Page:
At the beginning of the pandemic, many health services were temporarily stopped, such as imaging studies, office visits, and for some, cancer therapy. In May 2020, a survey by the American Cancer Society Action Network reported that 79% of patients surveyed had a disruption or delay in cancer treatment.

Multiple guidelines were developed through organizations such as the American Society of Clinical Oncology and the Cancer and Aging Research Group to safely deliver cancer care while reducing treatment delays due to the pandemic. 

Frequently Asked Questions

Should I get the COVID-19 vaccine if I currently have cancer and am being treated, or if I have a history of cancer?

For most people with cancer, the answer is yes, get the vaccine. However, you should speak with your cancer provider first. It is currently recommended that the vaccine should be given to people with cancer or a history of cancer, even if immunocompromised.

The vaccines were not studied specifically in immunocompromised people, and there is a risk that the immune response may be decreased. Even so, there is likely enough benefit in reducing the risk of severe illness to suggest getting the vaccine.

Is telehealth available if I don't feel comfortable going into the office?

This is a question best answered by your particular cancer care office, but for many people, telehealth visits are now available. Though some visits may best be done in person, telehealth visits offer many benefits and may be an appropriate choice. 

Should my treatment be delayed?

It is not currently known how delays in treatment due to the pandemic will affect the outcomes of cancer treatment. Discuss with your cancer care provider if you have concerns about going into the office for treatment. 

Should my cancer screening tests be delayed?

At the beginning of the pandemic, cancer screenings such as mammograms, colonoscopies, and Pap smears were stopped to preserve personal protective equipment and out of concerns about the unknown spread of the virus.

Rates of screening have been increasing recently, but the effect of this on the rates of cancer will not be known for many years. Discuss with your healthcare provider if there are alternative options for screening. You should also speak to the care center to review procedures in place to limit the risk of COVID-19 spread in their office.

How to Stay Safe

Preventing the spread of COVID-19 continues to be important. The following recommendations should still be in place, even if vaccinated against the virus:

  • Wash hands frequently with soap and warm water for at least 20 seconds, or use a hand sanitizer with at least 60% alcohol.
  • Keep a social distance of at least six feet from those who do not live in your household.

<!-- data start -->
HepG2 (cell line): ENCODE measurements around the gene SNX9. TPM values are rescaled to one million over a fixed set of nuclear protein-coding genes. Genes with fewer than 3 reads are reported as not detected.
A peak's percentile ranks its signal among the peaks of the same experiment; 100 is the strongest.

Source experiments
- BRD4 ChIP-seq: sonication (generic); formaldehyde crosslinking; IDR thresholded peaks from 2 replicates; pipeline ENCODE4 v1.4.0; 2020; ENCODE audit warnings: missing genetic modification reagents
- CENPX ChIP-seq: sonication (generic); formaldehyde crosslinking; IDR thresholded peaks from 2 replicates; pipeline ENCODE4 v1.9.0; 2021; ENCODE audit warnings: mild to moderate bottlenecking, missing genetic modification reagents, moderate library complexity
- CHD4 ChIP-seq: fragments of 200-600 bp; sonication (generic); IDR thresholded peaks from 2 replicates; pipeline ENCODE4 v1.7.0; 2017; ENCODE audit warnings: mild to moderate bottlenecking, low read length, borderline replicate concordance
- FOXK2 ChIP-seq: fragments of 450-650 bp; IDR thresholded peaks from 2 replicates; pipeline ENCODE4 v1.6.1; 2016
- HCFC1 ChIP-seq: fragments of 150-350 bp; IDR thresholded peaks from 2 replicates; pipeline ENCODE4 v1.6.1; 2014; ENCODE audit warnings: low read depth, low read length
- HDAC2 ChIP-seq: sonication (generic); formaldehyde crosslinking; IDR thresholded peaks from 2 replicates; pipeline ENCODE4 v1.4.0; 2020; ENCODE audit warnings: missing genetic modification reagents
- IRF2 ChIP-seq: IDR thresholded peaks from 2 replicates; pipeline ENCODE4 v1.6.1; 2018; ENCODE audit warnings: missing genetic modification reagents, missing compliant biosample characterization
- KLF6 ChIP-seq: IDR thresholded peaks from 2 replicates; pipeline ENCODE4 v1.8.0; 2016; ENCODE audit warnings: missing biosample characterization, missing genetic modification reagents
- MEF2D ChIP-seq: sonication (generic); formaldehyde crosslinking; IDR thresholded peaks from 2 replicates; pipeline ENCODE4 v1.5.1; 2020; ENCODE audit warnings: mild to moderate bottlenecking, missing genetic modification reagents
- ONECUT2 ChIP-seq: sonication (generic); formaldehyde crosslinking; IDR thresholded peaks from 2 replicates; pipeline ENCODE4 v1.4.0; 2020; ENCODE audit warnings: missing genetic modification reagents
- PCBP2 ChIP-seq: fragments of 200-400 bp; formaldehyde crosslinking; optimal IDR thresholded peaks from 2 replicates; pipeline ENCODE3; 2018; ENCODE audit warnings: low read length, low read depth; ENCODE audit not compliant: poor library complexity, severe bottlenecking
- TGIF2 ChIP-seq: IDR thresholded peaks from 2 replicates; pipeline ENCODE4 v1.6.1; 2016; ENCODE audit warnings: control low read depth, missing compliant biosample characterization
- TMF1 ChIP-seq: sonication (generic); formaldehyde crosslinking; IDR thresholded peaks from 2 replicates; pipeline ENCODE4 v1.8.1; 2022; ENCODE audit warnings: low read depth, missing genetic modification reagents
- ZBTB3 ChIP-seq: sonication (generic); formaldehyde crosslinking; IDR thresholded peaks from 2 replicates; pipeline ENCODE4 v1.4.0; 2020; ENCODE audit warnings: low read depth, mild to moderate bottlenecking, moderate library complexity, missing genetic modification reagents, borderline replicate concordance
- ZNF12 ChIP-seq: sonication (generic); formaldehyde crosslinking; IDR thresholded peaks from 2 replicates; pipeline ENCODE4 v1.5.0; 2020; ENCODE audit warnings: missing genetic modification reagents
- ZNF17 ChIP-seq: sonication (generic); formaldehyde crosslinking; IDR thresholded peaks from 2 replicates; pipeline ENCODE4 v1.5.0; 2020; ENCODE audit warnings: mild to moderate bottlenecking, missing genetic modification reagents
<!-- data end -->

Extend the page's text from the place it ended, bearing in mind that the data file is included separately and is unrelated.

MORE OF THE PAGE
• Wear a mask that covers the mouth and nose when around others.
  • Cover coughs or sneezes in an elbow or tissue.
  • Get a vaccine when it is available, as long as approved by your cancer care provider.

A Word From Verywell

There is still a lot that is not known about exactly how COVID-19 affects people with cancer. However, having cancer and being treated for cancer carries the increased risk of developing any infection, including COVID-19. 

Although it is difficult to stay away from loved ones, it continues to be very important to follow precautions in preventing illness and reducing your risk by wearing a mask when out in public, social distancing, and washing your hands frequently. 

If you have any concerns about anything related to your cancer diagnosis and COVID-19, please reach out to your cancer care team for answers. 

The information in this article is current as of the date listed, which means newer information may be available when you read this. For the most recent updates on COVID-19, visit our coronavirus news page.

10 Sources
Verywell Health uses only high-quality sources, including peer-reviewed studies, to support the facts within our articles. Read our editorial process to learn more about how we fact-check and keep our content accurate, reliable, and trustworthy.
  1. American Cancer Society. Common questions about the COVID-19 outbreak.

  2. American Cancer Society. Special section: COVID-19 and cancer.

  3. National Cancer Institute. Coronavirus: what people with cancer should know.

  4. Centers for Disease Control and Prevention. Symptoms of coronavirus.

  5. Centers for Disease Control and Prevention. Long-term effects of COVID-19.

  6. Rubin R. As their numbers grow, covid-19 “long haulers” stump expertsJAMA. 2020;324(14):1381. doi:10.1001/jama.2020.17709

  7. Columbia University Herbert Irving Comprehensive Cancer Center. Patients receiving chemotherapy may not be at increased risk for COVID-19.

  8. National Comprehensive Cancer Network. NCCN best practices guidance: management of COVID-19 infection in patients with cancer.

  9. American Society of Clinical Oncology. COVID-19 vaccines & patients with cancer.

  10. Centers for Disease Control and Prevention. How to protect yourself & others.

By Julie Scott, MSN, ANP-BC, AOCNP
Julie is an Adult Nurse Practitioner with oncology certification and a healthcare freelance writer with an interest in educating patients and the healthcare community.